Is an open conversation about female sexuality getting enough space in the literary world? No. Have we started talking about it? Yes. The topic is still embarrassing for the vast majority of people, even the most liberal among them. Authors often tell me they’re embarrassed to write about sex in their books and when they do, they skirt around the details to not make it explicit. Even at literary festivals, conversations about sexuality are often overly intellectualised out of embarrassment. The fact is that sex is as universal for women as it is for men. Pleasure should be too. Women need to control their own sexual dialogue in popular culture without the shackle of shame. Only then can female pleasure be anything more than a baffling, almost mythical subject.
 
Are you, at times, cautious of what you write about (history/ historical figures) because people easily get offended nowadays?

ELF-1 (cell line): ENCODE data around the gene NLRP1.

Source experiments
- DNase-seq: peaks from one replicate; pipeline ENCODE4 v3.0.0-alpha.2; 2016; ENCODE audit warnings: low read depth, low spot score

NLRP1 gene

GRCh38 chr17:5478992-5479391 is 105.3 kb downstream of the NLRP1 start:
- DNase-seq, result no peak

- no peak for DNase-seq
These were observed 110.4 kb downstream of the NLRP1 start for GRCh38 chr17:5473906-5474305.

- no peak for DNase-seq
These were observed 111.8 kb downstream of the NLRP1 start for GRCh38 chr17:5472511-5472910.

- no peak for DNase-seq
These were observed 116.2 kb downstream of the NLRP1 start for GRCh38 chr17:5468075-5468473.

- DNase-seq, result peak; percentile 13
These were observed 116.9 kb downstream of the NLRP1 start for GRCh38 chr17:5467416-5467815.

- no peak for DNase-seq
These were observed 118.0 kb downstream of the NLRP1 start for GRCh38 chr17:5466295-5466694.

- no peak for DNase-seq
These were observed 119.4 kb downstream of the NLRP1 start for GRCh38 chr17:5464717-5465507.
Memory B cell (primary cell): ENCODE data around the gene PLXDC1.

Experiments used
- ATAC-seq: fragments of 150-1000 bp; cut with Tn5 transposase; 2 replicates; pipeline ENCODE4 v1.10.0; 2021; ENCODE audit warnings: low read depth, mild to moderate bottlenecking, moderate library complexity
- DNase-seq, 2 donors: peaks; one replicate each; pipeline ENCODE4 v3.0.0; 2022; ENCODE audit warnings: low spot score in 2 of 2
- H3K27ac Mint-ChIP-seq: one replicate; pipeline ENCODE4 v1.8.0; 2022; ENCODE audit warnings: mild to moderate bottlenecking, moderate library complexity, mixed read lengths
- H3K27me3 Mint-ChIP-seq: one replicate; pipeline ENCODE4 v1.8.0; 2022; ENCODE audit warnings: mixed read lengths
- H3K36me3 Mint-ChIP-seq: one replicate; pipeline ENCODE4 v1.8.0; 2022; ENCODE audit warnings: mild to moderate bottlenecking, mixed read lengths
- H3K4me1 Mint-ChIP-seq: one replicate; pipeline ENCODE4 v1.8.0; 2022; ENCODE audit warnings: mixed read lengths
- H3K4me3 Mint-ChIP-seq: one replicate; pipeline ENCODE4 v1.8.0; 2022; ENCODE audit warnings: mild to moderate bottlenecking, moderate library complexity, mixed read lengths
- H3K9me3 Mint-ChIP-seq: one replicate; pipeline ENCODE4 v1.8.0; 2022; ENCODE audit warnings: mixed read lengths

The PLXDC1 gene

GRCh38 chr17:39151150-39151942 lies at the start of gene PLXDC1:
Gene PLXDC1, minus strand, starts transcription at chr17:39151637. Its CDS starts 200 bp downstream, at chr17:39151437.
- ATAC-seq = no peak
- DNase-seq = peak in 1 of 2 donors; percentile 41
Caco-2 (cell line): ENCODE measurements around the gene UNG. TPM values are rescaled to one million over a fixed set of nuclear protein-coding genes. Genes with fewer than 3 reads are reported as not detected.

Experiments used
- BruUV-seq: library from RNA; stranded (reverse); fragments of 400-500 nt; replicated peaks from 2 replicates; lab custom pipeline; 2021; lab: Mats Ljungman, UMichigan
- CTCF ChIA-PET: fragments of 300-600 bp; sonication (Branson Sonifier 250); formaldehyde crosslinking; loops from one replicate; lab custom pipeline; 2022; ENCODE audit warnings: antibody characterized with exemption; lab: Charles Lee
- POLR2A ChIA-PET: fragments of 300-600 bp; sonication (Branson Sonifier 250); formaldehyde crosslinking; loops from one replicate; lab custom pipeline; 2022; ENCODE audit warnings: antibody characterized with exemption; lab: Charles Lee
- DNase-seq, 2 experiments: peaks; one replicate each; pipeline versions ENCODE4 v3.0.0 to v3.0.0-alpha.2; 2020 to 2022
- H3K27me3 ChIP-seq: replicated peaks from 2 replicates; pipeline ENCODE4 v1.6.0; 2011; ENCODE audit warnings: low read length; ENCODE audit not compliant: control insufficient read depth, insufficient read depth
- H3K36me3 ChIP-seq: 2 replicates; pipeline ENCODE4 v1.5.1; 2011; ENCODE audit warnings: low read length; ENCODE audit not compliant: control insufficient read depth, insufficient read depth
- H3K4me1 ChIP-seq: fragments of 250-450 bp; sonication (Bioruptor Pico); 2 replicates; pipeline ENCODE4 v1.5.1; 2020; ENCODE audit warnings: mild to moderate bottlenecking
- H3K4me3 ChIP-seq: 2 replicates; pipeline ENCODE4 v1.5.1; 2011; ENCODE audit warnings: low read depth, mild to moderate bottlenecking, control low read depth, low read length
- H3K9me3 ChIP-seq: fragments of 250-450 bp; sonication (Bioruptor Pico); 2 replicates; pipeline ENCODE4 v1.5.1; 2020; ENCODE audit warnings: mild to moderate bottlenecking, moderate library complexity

I did six months of research for this book, doing everything, from reading history books, historical texts and academic papers to studying archaeological finds to watching videos on YouTube. I knew that people would try and point out historical discrepancies and go through the book with a toothcomb to try and find any slip ups. So I’ve tried as hard as possible to stick to watertight historical facts verified by experts in the field, outside of the story plot of course. If after that anyone takes offence, I know it’s not me, it’s them.
 
You are working on the sequel to Ms Draupadi Kuru... Tell us more on this. What new twists will unfold? 
Yes! In the sequel, Draupadi’s husbands, the Pandavas, will be coming down to Delhi from heaven and what follows is a very funny, rollicking adventure with a few surprises. Twists will indeed unfold. All I can reveal now is that it’ll be called The Misters Kuru: Return to Mahabharata and will be published in end 2019 by HarperCollins India.
 
What kind of conversations or exchange of ideas do you have with your brother Vir Das (as artists)? 
Vir and I talk about ideas quite often and we read each other’s work but write independently. Our interests are pretty different but we both have a passion for writing and telling stories. We use each other as sounding boards. He’s currently shooting an American TV show called Whiskey Cavalier in Europe, which will hit the screen next year.